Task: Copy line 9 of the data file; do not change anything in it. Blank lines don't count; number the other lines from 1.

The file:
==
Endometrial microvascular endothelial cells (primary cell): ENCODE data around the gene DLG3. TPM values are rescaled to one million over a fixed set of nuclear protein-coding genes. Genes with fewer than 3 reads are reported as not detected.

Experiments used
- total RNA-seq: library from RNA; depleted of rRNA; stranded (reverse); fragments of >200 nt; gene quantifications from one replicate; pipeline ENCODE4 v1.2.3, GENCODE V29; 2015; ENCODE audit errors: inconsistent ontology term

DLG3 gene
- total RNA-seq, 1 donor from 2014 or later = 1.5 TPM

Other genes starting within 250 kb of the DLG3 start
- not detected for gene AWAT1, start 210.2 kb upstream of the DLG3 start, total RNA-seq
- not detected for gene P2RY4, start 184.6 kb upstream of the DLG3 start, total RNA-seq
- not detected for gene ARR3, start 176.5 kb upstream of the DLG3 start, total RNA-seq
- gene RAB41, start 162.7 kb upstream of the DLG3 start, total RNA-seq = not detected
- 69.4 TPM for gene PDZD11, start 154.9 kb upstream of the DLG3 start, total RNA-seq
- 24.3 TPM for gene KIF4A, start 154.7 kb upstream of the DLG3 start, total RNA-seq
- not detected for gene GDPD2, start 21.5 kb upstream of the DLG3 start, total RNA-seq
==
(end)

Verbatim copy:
- not detected for gene ARR3, start 176.5 kb upstream of the DLG3 start, total RNA-seq